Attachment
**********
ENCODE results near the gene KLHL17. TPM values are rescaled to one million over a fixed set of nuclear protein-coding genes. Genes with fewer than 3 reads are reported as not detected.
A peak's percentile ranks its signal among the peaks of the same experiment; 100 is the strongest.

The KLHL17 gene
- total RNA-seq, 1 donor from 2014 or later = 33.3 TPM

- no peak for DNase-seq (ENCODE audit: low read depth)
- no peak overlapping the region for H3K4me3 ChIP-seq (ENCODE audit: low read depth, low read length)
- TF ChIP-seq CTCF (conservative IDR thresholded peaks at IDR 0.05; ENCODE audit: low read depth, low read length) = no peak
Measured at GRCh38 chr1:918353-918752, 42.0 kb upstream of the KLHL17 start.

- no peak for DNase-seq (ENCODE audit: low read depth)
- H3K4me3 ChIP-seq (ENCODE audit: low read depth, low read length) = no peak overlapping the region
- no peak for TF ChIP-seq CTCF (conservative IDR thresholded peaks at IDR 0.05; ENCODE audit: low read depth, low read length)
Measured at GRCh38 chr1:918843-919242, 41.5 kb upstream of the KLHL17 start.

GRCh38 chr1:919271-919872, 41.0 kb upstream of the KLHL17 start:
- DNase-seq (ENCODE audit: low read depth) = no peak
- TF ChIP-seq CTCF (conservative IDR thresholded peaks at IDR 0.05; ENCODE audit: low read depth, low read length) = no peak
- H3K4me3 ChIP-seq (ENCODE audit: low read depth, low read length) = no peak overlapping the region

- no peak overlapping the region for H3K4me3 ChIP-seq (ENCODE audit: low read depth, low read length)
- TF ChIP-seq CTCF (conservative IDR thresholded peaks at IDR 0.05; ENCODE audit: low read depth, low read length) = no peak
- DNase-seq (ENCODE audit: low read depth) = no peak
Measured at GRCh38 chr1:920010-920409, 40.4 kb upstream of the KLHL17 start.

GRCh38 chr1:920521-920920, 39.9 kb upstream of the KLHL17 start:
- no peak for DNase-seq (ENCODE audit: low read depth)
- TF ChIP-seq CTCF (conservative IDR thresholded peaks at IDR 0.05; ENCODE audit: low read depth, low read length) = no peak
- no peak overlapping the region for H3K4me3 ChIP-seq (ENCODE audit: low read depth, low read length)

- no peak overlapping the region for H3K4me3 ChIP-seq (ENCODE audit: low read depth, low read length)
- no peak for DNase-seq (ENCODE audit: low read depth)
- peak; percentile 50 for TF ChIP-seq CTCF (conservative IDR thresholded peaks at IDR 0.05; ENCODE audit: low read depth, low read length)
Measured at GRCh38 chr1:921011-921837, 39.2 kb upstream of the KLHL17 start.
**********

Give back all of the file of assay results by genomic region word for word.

ENCODE results near the gene KLHL17. TPM values are rescaled to one million over a fixed set of nuclear protein-coding genes. Genes with fewer than 3 reads are reported as not detected.
A peak's percentile ranks its signal among the peaks of the same experiment; 100 is the strongest.

The KLHL17 gene
- total RNA-seq, 1 donor from 2014 or later = 33.3 TPM

- no peak for DNase-seq (ENCODE audit: low read depth)
- no peak overlapping the region for H3K4me3 ChIP-seq (ENCODE audit: low read depth, low read length)
- TF ChIP-seq CTCF (conservative IDR thresholded peaks at IDR 0.05; ENCODE audit: low read depth, low read length) = no peak
Measured at GRCh38 chr1:918353-918752, 42.0 kb upstream of the KLHL17 start.

- no peak for DNase-seq (ENCODE audit: low read depth)
- H3K4me3 ChIP-seq (ENCODE audit: low read depth, low read length) = no peak overlapping the region
- no peak for TF ChIP-seq CTCF (conservative IDR thresholded peaks at IDR 0.05; ENCODE audit: low read depth, low read length)
Measured at GRCh38 chr1:918843-919242, 41.5 kb upstream of the KLHL17 start.

GRCh38 chr1:919271-919872, 41.0 kb upstream of the KLHL17 start:
- DNase-seq (ENCODE audit: low read depth) = no peak
- TF ChIP-seq CTCF (conservative IDR thresholded peaks at IDR 0.05; ENCODE audit: low read depth, low read length) = no peak
- H3K4me3 ChIP-seq (ENCODE audit: low read depth, low read length) = no peak overlapping the region

- no peak overlapping the region for H3K4me3 ChIP-seq (ENCODE audit: low read depth, low read length)
- TF ChIP-seq CTCF (conservative IDR thresholded peaks at IDR 0.05; ENCODE audit: low read depth, low read length) = no peak
- DNase-seq (ENCODE audit: low read depth) = no peak
Measured at GRCh38 chr1:920010-920409, 40.4 kb upstream of the KLHL17 start.

GRCh38 chr1:920521-920920, 39.9 kb upstream of the KLHL17 start:
- no peak for DNase-seq (ENCODE audit: low read depth)
- TF ChIP-seq CTCF (conservative IDR thresholded peaks at IDR 0.05; ENCODE audit: low read depth, low read length) = no peak
- no peak overlapping the region for H3K4me3 ChIP-seq (ENCODE audit: low read depth, low read length)

- no peak overlapping the region for H3K4me3 ChIP-seq (ENCODE audit: low read depth, low read length)
- no peak for DNase-seq (ENCODE audit: low read depth)
- peak; percentile 50 for TF ChIP-seq CTCF (conservative IDR thresholded peaks at IDR 0.05; ENCODE audit: low read depth, low read length)
Measured at GRCh38 chr1:921011-921837, 39.2 kb upstream of the KLHL17 start.